I have often tried to imagine to myself what results a year of this work might produce. A year that should include the first hook of the FaeryQueen, and some of Sidney's Sonnets, selections from Gorboduc, from Lyly, Greene, Kyd, three entire plays hy Shakespeare, seIections from Ben ionson, Chapman, Wehster, Ford, down to Shirley, and Milton s Comus. Such a year, would make, I think, an indelible impression upon the class. The second section, beginning with Dryden and ending with Samuel Johnson, is less interesting, because less poetic, but is perhaps more directly useful. With the aid of Mr. Hales's book, Arnold's selections from Johnson's Lives, and Mr. Minto' s Manual of English Prose, the teacher can scarcely fail to make his pupils understand how the founders of our modern style thought and expressed themselves.
The third section, again, is difficult, but not for lack of books or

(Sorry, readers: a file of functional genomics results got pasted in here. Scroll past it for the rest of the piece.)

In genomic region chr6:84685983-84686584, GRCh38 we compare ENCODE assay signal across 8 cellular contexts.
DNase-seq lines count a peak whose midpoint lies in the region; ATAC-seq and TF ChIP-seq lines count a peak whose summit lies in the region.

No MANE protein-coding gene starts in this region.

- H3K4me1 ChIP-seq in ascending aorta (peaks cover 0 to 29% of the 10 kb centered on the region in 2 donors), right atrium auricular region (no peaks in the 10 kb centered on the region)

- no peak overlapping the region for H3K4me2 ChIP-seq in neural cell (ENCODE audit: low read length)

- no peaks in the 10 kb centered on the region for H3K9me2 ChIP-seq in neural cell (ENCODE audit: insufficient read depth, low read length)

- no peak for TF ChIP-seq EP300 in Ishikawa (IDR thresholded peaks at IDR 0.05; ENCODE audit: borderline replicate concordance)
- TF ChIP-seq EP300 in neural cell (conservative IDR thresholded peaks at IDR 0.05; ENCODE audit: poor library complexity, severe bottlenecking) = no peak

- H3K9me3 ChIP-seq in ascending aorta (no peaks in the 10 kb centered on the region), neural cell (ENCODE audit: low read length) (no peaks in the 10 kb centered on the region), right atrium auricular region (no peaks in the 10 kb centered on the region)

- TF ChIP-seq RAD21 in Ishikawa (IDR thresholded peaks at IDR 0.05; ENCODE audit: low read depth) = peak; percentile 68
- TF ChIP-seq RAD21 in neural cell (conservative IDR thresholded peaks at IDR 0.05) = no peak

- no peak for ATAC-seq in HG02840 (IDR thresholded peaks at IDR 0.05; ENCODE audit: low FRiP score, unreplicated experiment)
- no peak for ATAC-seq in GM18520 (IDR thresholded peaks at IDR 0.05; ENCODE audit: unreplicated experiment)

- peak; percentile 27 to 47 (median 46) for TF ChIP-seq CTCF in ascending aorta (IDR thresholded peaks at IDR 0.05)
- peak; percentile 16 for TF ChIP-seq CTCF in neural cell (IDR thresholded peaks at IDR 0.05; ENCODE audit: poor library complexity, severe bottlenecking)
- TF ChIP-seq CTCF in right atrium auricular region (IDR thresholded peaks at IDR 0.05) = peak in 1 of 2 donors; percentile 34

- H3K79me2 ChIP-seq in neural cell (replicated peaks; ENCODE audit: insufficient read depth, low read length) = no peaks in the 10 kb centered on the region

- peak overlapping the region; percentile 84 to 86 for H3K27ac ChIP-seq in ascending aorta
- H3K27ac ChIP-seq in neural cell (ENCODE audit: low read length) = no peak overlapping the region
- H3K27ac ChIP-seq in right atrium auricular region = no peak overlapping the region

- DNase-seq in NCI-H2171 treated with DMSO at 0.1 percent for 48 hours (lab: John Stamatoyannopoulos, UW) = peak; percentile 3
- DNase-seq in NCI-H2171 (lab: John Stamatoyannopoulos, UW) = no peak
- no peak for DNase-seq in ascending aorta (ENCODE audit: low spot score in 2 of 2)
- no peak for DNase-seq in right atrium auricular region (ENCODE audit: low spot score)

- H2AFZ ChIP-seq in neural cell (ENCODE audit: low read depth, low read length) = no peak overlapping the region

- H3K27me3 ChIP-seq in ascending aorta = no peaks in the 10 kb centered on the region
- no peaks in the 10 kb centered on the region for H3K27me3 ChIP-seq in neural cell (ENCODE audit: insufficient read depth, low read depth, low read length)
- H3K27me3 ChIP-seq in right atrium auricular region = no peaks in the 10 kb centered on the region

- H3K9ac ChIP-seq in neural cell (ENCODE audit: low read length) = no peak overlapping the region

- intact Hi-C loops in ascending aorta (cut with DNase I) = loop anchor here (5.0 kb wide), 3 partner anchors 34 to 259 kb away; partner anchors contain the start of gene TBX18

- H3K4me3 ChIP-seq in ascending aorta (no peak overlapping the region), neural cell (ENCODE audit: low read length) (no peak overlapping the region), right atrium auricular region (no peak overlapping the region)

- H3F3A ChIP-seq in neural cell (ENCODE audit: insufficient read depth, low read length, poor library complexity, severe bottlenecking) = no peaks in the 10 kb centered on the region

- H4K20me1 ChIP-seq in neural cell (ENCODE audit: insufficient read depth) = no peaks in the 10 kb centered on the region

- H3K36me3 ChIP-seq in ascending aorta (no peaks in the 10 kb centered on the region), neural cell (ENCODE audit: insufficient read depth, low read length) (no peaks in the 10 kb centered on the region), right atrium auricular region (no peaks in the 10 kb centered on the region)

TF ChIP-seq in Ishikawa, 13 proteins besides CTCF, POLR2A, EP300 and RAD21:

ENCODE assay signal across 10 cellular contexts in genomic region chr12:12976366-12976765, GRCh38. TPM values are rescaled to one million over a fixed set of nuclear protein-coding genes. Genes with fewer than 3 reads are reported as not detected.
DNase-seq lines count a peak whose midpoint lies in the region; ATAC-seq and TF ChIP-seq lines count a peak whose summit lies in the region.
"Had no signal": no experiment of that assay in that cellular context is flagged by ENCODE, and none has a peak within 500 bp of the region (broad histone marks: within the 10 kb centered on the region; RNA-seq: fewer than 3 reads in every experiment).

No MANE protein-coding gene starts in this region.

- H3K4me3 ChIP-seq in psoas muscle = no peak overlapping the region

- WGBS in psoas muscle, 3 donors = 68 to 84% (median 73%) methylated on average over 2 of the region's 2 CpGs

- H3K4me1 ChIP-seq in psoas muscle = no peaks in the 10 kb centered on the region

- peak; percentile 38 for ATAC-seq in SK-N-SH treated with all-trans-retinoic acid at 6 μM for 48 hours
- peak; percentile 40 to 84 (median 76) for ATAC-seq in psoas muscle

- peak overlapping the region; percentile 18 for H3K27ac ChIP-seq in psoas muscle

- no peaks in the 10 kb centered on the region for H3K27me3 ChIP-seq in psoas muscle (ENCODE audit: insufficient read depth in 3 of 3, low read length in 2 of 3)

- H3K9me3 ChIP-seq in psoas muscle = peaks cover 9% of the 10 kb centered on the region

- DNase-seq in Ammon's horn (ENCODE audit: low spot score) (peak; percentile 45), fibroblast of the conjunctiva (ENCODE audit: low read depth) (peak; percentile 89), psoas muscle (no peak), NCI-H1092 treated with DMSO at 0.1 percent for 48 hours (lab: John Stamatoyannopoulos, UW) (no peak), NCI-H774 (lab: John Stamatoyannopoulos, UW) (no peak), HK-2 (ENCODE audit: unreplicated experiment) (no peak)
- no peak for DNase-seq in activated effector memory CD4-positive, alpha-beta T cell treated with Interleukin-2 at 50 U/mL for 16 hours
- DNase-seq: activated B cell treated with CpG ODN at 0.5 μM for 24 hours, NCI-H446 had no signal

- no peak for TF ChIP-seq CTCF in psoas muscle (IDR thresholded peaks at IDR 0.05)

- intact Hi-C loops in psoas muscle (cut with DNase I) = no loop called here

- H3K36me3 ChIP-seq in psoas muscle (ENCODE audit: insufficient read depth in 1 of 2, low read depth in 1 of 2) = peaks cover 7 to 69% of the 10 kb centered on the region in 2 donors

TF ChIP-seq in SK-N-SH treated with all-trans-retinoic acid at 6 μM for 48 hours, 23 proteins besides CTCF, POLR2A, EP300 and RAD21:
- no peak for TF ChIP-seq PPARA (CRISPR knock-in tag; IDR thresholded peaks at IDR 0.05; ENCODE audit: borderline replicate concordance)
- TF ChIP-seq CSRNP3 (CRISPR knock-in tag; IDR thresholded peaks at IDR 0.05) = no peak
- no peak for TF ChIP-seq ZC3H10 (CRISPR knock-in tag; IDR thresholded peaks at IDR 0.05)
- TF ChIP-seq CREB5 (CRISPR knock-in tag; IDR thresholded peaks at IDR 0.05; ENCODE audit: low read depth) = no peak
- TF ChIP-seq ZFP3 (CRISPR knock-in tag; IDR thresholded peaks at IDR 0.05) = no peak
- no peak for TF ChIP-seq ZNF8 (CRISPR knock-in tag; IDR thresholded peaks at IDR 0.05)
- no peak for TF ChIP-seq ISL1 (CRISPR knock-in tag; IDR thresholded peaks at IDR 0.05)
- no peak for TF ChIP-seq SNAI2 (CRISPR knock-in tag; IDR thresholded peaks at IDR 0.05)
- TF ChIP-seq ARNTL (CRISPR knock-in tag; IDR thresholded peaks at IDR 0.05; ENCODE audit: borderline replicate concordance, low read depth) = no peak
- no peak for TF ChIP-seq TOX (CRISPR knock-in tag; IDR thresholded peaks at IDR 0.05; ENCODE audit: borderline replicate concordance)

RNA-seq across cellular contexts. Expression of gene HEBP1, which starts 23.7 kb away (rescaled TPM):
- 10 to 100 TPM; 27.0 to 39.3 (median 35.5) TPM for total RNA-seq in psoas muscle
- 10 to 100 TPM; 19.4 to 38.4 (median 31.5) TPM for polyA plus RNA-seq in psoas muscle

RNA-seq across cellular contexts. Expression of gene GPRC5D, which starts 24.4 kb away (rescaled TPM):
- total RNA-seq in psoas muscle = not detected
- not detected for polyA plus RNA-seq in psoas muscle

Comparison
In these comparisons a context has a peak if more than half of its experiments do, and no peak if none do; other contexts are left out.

good material. The difficulty consists in knowing precisely where and how
to begin. I have been for years in the habit of training my pupils to look
upon Wordsworth, and especially upon his Tinturn Abbey, as the starting-
point of our nineteenth century poet. Even this meets with objection from
some quarters, I have perceived. Yet I cannot give up the position until
some one offers me a better . .
* I do not wish to be understood as arguing in general against the utility of training in Rhetoric and Composition. In fact, such training seems to me an indispensable part of the school-curriculum. The above strictures are aimed solely at Rhetoric and Compositon, as they are often taught in College. In my experience, college-students have a positive dislike of such drill, while they are almost invariably attracted to literature proper. It seems to me that Rhetoric, if taught at all in College, should be taught by the professor of Philosophy. It should come after the instruction in literature, s hould be treated in a very liberal spirit, in fact, as a national mode of envisager the subject, and especially should the instruction be of a kind to contrast ancient methods and tastes with modern, English with continental. It will be perceived that all this is very different from recitation upon tropes, Introduction, and Arguments and from the writing of Themes....